These include relationship tables, cross-references, and my personal favourite, concept links. There are differences between all three, but they are all important for the same reason - they guide your customer between topics, and if used carefully, can take them on a user journey that gradually builds up their knowledge on a given subject.
The animation below shows a concept link. When a reader selects the concept link, which in this case is labelled 'See Also', a pop-up list of related topic links is shown. The reader can select any of these links to navigate to that page, or alternatively, can use the search feature, the menu, or other links in the text to find new content.
These are just some of the features I can use to help your customers find the content they need. There are many more, but as with most features in Flare, knowing how to use them appropriately is key. Just because a feature exists, it doesn't always mean it should be used.
The success of your help content isn't just down to the navigation features, though. The content itself is king, and that's where you need my skills rather than any Flare features. I know how to pitch your content at the right level and guide your customers along their 'user journey'. I won't go into details on my approach to technical writing here, but if you are interested, you can learn more on my Approach to Technical Writing page.
Now that you've seen some of the ways I can use Flare to create a great customer experience, let's look at how I can use it's content reuse features to save you time and money.
I'll Save You Time and Money with Flare's Content Reuse Features
MadCap Flare has many content reuse features. They allow technical writers to create content once, in one file, and then embed that content wherever it is needed. This helps to reduce the amount of time, and therefore, the cost, involved in updating the content in the future.
To show you how it works, I'll give you a real-life example from a past project.
On this project, there were lots of step-by-step procedures, and dozens of them had similar steps. For example, the step for opening a file was the same, the step for saving was the same, etc. One of the steps that was used over and over again was 'Select the Configuration button to launch the Editor'. Instead of writing this instruction as plain text, dozens of times, I wrote it in a 'snippet', which is a file that can be embedded in topics. So the 'Select the Configuration button to launch the Editor' text only existed in one file - the snippet - but it was embedded in lots of different topics.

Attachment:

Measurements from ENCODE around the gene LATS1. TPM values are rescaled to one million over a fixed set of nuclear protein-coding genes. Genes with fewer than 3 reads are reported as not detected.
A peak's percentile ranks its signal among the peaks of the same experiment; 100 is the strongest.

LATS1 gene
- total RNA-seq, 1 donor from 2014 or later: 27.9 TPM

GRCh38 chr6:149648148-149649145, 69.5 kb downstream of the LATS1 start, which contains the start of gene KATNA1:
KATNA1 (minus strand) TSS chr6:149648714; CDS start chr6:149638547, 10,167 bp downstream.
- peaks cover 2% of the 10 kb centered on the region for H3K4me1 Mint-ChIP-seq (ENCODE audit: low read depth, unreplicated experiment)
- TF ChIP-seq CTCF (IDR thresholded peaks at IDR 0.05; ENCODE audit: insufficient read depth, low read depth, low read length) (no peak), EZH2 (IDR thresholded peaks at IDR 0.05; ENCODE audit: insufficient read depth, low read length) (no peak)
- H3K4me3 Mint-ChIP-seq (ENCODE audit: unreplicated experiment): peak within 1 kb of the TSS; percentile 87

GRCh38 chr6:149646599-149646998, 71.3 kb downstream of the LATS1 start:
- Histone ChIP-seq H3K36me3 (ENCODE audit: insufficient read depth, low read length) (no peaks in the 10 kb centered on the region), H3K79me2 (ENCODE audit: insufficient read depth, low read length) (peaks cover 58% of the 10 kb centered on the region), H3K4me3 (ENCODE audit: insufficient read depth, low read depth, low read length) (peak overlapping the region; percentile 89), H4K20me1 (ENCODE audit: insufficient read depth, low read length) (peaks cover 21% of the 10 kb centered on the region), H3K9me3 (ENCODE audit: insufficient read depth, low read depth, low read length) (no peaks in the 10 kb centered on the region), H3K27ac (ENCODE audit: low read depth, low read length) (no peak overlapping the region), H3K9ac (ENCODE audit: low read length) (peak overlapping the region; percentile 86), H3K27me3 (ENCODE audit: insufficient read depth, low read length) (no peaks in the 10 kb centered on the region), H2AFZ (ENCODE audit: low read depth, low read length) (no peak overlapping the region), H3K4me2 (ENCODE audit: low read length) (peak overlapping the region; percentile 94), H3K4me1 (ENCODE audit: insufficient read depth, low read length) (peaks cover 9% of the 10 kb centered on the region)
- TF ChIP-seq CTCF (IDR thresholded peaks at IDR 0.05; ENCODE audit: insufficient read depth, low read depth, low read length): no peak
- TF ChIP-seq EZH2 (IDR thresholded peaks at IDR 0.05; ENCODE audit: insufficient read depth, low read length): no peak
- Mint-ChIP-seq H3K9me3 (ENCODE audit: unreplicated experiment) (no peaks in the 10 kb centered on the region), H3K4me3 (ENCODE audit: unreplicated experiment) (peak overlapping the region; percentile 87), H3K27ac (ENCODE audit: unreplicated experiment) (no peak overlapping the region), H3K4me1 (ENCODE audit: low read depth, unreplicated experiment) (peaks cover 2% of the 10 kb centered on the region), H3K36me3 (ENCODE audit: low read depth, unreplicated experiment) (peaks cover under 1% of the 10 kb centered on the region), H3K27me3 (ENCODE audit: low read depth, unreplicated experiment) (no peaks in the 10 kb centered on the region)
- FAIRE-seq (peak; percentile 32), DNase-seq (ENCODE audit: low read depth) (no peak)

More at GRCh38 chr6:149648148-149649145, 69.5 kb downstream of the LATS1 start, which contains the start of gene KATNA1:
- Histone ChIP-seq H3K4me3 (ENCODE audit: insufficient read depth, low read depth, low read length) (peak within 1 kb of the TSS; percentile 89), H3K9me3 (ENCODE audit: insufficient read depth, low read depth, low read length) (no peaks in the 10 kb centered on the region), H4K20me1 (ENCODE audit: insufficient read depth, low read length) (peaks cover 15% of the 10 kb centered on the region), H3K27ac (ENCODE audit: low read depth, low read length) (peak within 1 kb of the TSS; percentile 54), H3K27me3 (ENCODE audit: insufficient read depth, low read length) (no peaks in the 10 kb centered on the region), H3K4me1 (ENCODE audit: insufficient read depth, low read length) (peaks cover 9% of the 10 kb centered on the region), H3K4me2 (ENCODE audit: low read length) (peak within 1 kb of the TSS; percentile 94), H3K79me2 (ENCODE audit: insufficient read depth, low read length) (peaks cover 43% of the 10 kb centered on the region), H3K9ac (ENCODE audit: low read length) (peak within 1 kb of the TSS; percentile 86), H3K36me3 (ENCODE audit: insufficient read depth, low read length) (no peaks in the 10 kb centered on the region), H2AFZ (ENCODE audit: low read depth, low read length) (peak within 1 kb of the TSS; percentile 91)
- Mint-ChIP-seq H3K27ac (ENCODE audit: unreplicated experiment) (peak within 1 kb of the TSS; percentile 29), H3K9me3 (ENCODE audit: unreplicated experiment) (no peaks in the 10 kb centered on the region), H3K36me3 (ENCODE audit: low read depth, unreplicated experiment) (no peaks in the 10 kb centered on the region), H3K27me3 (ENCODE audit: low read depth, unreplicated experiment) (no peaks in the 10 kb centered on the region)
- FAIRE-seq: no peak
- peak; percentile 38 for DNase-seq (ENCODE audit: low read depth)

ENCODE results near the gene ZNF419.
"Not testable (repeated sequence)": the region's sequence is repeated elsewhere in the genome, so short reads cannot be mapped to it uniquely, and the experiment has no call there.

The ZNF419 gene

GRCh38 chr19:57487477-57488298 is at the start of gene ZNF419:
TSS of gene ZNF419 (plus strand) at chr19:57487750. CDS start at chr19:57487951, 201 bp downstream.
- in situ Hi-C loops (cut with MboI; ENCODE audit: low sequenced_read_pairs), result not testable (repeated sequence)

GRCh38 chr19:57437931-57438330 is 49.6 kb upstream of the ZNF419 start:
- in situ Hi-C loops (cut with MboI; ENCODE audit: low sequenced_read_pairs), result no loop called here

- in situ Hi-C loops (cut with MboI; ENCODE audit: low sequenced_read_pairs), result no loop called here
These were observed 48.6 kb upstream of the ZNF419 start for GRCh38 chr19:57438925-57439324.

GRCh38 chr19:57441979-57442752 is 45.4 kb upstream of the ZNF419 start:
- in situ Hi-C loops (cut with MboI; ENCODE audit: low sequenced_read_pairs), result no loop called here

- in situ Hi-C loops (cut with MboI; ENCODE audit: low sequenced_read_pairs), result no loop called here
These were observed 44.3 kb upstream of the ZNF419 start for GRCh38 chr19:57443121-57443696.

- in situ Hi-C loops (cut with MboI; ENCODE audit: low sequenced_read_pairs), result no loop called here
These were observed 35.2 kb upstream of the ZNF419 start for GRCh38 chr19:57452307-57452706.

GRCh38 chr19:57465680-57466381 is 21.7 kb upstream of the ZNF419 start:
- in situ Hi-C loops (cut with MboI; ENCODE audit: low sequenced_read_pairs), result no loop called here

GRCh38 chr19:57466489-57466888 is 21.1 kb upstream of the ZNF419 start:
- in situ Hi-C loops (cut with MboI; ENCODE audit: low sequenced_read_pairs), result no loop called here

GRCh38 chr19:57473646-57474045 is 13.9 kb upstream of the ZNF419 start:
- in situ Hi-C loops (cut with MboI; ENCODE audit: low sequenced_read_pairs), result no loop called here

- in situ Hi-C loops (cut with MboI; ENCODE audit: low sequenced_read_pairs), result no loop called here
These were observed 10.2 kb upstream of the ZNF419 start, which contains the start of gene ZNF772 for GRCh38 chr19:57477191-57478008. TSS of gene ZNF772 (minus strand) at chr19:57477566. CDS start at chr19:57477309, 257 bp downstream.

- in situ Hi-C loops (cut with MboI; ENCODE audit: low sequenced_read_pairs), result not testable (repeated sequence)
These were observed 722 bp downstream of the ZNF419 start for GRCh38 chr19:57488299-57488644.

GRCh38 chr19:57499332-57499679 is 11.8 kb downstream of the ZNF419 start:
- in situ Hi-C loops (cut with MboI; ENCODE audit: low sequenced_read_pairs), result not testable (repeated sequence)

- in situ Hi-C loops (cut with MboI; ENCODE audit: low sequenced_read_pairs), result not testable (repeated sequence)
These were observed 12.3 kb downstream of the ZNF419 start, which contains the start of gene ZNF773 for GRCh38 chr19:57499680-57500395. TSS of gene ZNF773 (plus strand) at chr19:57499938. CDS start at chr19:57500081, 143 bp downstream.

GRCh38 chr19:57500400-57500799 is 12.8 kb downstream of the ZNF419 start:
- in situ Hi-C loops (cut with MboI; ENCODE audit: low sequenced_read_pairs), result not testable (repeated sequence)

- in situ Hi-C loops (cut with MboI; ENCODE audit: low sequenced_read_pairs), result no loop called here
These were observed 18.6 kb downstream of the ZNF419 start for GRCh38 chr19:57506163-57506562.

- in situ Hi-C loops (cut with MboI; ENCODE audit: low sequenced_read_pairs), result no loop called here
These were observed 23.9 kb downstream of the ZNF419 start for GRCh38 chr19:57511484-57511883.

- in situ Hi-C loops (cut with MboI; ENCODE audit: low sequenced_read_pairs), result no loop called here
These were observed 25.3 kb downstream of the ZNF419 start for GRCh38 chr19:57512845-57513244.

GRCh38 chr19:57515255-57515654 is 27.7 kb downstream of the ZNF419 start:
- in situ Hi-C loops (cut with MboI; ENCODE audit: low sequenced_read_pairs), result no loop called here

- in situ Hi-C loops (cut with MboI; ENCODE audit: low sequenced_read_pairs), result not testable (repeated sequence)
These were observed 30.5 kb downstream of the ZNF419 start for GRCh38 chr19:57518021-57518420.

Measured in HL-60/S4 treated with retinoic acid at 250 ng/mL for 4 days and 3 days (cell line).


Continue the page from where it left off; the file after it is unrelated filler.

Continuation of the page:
Months later, the interface for the software changed. The Configuration button was now called the Edit button. To make this update to the documentation, I only needed to change the text in the snippet - the change was then applied automatically to the files that contain the snippet. Much quicker, and more reliable, than doing a find and replace on all of the files.
The secret to using content reuse effectively is to plan for it at the start. As I've done it many times, I know the sorts of things to look out for and can plan a clear structure so that other writers can quickly understand where the reuse content is. That's important, as there's no point in having reusable content if the writers can't find it and don't use it.
Sounds a bit complicated and messy? It can be. In the wrong hands, your project can become a real mess. But I've done this before and can make sure you get the benefits of content reuse and avoid the pitfalls.
I'm often asked if I provide MadCap training as a service. Delivering formal training is not really my thing, but I do help others to get to grips with Flare. On previous projects, this has been via email or Skype. For example, when working for an NHS out of hours service provider, I helped a non-technical author create content in Flare and even use more complex features like conditional text and snippets.
If you want formal training, I recommend Matthew Ellison who operates from Flare Training UAEurope. Matthew trained me to use Flare, many moons ago.
Alternatively, Armada do excellent courses (I use them for learning about other technical communication products). You can find Armada's Flare training here: http://www.armada.co.uk/madcap-flare-training-course.